April 13, 2024

Financial disclosures show that members of Congress who voted for the so-called “TikTok ban” last week may own between $29 million and $126 million worth of stock in competing tech companies, according to data from Quiver Quantitative, a company that tracks congressional investments. Among the 352 members of the House of Representatives who voted “yes” on the bill, 44 reported they own shares of companies including Amazon, Google, Meta, Microsoft, and Snap—all corporations that could stand to benefit if TikTok is forced into a sale or a full-on ban.

Because Congress scuttled an effort to make their financial disclosures easily searchable, the details on these investments are hard to come by. Quiver Quantitative can only parse online filings. Some members file their financial disclosures by hand, and that information isn’t present in the data set. There are several other caveats to consider. Members of Congress have to report stock transactions within 45 days and disclose their overall stock holdings annually. Because there’s a grace period in both cases, the most recent information dates back to earlier this year, before the TikTok vote. Officials also don’t have to report the exact value of these investments, but instead have to disclose a range ($15,001 to $50,000 of Microsoft stock, for example). The value of the stocks has also changed since reports were filed.

Still, the data gives a useful indication of Congress’s finances. “Even if members of Congress are able to make completely unbiased decisions without any consideration of their personal stake, I think that even just the possibility of conflict of interest is harmful enough,” said Christopher Kardatzke, co-founder of Quiver Quantitative.

The list of representatives with tech investments who voted for the bill covers 21 Democrats and 23 Republicans, including some big names such as Speaker Nancy Pelosi (D., CA.) and Rep. Dan Crenshaw (R., TX.).

Pelosi tops the list with disclosures of $15 million to $76 million of worth tech investments. Other top congressional tech investors include Rep. Josh Gottheimer (D., N.J.) who reported holding $6 million to $31 million of tech stocks and Rep. Daniel Goldman (D., N.Y.) with $2 million to $8 million. The top Republican investors include Rep. Kevin Hern (R., OK.), who disclosed over $500,000 to $1 million of tech stock, and Rep. David Kustoff (R. TN.), with about $300,00 to $800,000 worth of reported shares.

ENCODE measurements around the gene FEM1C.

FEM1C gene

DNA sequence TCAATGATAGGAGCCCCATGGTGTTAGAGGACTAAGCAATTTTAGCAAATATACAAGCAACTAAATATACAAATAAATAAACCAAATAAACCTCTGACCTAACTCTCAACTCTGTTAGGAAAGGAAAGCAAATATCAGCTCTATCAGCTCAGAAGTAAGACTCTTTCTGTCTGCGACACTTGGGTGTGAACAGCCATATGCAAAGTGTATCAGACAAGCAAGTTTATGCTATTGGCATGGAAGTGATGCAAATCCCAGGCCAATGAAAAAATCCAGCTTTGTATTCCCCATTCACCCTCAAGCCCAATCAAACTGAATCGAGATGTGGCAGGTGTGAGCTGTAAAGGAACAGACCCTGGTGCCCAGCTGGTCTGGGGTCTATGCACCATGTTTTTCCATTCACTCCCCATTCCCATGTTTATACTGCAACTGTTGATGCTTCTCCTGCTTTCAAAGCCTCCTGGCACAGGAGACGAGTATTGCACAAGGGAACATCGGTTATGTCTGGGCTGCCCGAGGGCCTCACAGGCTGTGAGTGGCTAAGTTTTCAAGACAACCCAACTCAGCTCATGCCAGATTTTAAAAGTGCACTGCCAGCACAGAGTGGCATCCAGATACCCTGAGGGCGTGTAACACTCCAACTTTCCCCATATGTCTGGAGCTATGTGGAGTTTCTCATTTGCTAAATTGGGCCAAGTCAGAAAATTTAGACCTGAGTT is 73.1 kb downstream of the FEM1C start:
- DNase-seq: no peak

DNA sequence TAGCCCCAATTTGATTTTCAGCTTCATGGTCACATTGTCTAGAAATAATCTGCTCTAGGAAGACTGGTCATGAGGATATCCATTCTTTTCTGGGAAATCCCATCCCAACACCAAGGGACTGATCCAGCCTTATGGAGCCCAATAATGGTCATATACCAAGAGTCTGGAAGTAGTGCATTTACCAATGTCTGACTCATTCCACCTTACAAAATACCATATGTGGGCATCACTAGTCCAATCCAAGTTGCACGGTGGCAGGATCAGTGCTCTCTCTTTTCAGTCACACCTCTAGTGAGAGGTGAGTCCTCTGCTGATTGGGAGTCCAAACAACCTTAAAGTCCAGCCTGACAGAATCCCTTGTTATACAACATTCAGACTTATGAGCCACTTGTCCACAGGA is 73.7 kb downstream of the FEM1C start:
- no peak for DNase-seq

“Your insinuation is completely ridiculous and lacks basic research. In October of 2022, Rep. Crenshaw bought 20 shares of Google for a whopping $2,082, he bought 10 shares of META for a whopping $1,349 and he bought 15 shares of Amazon for a whopping $1,807,” said Corry Schiermeyer, spokesperson for Rep. Crenshaw. “He has not traded any of these stocks since that time. The insinuation that he is insider trading is borderline libelous as you are accusing him of a crime without any facts to back it up.” It’s worth noting that Crenshaw’s self-reported stock holdings are relatively minimal compared to some of his colleagues.

The other congress members mentioned in this story did not immediately respond to requests for comment.

The fact that members of Congress own tech stocks isn’t proof of corruption or bias. According to Debra Perlin, Policy Director at the advocacy group Citizens for Responsibility and Ethics in Washington, the problem is the mere fact that Americans even have to ask questions about whether or not politicians’ financial interests factor into their decisions in the first place.

“Today’s news that members of Congress who voted to ban TikTok own millions of dollars in stock in companies that would benefit financially if TikTok were forced to sell or leave the country builds on a pattern of conduct across industries—including in the pharmaceutical industry, airline industry, and defense industry,” Perlin said. “Constituents are left to wonder if their elected representatives are voting in the best interests of their constituents or in the best interests of their financial bottom line.”